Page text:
Super Simple Sunflower Seed Butter 16.000

Deb Lindsey for The Washington Post

Local Living Apr 12, 2016

This is an easy alternative to nut butter, especially good for those who have peanut or tree-nut allergies. Sunflower seeds provide protein, healthful fats, fiber, zinc, B vitamins and vitamin E.

In testing, we found that the butter comes together better in a high-powered blender, but a food processor can be used.

Spread the butter on sandwiches, apples and bananas; add it to smoothies; or just eat it by the spoonful.

Make Ahead: The sunflower seed butter can be stored in an airtight container at room temperature for up to 1 month.


When you scale a recipe, keep in mind that cooking times and temperatures, pan sizes and seasonings may be affected, so adjust accordingly. Also, amounts listed in the directions will not reflect the changes made to ingredient amounts.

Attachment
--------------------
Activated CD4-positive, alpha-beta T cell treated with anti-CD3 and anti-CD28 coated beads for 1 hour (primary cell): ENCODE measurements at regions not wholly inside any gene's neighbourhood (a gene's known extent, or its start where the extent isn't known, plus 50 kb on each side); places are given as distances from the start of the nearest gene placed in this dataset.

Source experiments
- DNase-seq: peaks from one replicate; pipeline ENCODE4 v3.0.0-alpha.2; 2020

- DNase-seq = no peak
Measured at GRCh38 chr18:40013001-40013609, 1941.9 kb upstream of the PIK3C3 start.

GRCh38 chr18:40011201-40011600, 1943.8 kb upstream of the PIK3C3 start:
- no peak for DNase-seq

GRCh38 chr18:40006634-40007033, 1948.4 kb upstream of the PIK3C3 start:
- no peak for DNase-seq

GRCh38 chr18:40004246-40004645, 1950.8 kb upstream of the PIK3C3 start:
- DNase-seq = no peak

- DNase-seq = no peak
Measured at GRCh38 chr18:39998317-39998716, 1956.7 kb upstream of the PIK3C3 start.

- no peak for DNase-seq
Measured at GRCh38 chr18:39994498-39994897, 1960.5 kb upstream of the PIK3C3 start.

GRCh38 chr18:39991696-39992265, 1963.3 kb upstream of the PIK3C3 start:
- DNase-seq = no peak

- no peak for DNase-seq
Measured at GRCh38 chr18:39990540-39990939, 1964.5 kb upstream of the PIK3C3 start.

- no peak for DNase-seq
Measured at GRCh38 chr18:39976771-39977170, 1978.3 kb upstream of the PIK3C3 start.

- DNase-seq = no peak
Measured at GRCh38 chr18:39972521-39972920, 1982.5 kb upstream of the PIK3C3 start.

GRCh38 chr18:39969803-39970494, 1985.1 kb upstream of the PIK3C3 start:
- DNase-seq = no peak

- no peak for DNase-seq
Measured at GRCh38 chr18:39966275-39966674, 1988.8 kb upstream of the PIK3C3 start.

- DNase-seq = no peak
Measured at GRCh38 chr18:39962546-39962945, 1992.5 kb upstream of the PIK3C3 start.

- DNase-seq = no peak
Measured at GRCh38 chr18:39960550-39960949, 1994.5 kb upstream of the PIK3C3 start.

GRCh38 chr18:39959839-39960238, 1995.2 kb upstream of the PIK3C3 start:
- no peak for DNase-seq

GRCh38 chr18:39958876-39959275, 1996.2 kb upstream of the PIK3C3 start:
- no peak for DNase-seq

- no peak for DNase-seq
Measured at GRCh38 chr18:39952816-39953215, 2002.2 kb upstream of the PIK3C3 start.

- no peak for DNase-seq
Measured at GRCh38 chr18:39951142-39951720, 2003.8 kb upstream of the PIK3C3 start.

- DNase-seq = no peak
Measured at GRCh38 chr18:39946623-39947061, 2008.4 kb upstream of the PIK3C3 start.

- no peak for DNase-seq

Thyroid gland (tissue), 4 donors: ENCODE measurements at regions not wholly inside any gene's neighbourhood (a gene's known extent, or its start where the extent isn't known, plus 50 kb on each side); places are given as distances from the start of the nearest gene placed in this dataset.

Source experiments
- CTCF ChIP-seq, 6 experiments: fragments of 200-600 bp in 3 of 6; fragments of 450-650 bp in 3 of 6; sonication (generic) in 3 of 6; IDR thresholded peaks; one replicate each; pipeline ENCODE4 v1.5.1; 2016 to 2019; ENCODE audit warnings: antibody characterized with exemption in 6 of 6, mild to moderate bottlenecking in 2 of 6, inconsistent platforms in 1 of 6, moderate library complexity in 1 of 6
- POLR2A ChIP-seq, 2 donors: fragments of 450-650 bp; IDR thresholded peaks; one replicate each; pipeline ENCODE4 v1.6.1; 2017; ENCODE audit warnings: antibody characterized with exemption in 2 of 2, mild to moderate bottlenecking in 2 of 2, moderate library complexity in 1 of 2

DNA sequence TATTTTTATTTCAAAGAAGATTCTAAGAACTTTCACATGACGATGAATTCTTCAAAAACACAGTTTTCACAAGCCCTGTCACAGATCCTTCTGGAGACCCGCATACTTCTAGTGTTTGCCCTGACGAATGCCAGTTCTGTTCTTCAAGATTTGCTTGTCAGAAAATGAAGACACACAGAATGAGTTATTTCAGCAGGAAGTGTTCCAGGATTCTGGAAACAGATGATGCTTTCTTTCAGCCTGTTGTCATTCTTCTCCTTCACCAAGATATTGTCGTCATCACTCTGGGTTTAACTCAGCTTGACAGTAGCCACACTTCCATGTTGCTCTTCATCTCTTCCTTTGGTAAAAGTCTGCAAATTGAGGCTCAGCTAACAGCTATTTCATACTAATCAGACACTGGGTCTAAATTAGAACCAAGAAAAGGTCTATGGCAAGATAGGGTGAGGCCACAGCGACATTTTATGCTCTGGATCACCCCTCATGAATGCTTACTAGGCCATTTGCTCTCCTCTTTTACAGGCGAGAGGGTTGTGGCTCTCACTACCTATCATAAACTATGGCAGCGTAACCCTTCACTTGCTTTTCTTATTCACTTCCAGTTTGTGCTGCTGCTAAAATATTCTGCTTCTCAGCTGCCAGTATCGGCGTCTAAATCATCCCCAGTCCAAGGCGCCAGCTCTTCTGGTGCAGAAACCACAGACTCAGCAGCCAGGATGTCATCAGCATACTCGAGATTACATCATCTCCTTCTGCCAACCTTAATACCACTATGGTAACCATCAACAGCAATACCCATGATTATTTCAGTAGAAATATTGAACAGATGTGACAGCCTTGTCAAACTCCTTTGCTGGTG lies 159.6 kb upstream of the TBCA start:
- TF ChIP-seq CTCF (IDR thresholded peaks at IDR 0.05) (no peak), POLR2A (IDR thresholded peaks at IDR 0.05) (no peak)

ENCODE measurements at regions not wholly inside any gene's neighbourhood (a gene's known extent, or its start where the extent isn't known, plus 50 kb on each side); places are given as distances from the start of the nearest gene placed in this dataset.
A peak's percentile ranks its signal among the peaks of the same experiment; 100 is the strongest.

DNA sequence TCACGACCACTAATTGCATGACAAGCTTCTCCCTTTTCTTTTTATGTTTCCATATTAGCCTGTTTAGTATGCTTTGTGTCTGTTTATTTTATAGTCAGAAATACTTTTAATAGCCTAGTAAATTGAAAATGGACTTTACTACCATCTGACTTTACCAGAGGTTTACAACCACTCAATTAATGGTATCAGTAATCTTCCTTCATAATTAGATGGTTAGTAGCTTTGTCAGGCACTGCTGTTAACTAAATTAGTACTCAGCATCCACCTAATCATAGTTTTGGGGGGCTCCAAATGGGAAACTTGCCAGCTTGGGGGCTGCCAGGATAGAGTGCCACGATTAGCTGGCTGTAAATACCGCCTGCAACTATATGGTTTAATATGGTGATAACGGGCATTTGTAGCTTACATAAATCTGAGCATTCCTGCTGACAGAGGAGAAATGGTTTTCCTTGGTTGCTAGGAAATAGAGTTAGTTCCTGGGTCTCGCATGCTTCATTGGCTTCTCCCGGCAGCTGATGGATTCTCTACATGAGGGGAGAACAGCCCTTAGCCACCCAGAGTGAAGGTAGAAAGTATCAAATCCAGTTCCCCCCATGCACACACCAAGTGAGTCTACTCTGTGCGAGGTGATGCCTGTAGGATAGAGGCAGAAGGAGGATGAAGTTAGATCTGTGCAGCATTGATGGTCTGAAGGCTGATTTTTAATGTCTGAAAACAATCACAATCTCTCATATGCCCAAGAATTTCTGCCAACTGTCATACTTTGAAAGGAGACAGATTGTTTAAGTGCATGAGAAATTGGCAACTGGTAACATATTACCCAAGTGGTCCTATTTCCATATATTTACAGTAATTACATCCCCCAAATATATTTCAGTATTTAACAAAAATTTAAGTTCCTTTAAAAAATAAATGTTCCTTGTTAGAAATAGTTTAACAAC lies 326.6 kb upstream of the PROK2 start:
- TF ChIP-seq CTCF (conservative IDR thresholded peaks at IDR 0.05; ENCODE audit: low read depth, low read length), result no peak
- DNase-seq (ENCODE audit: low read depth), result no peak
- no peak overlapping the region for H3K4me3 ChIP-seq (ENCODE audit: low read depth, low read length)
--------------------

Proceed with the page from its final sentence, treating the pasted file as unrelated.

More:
Tested size: 16 servings; makes a scant 2 cups

  • 3 cups raw hulled sunflower seeds
  • 5 tablespoons coconut oil, liquefied
  • 2 to 3 tablespoons raw honey
  • Generous pinch sea salt
  • 1 teaspoon vanilla extract (optional)


Preheat the oven to 200 degrees. Spread the sunflower seeds on a rimmed baking sheet; toast them for about 30 minutes or until golden and fragrant, stirring them once or twice during that time.

Immediately transfer to a blender, preferably a high-powered one. Pulse a few times to begin breaking up the seeds, then add the coconut oil, raw honey (to taste), sea salt and the vanilla extract, if using. Puree until creamy, stopping to scrape down the blender jar as needed.

Transfer to a container with a tight-fitting lid before serving or storing.

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Recipe Source

Adapted from nutrition consultant Casey Seidenberg of Nourish Schools LLC.

Tested by Bonnie S. Benwick.

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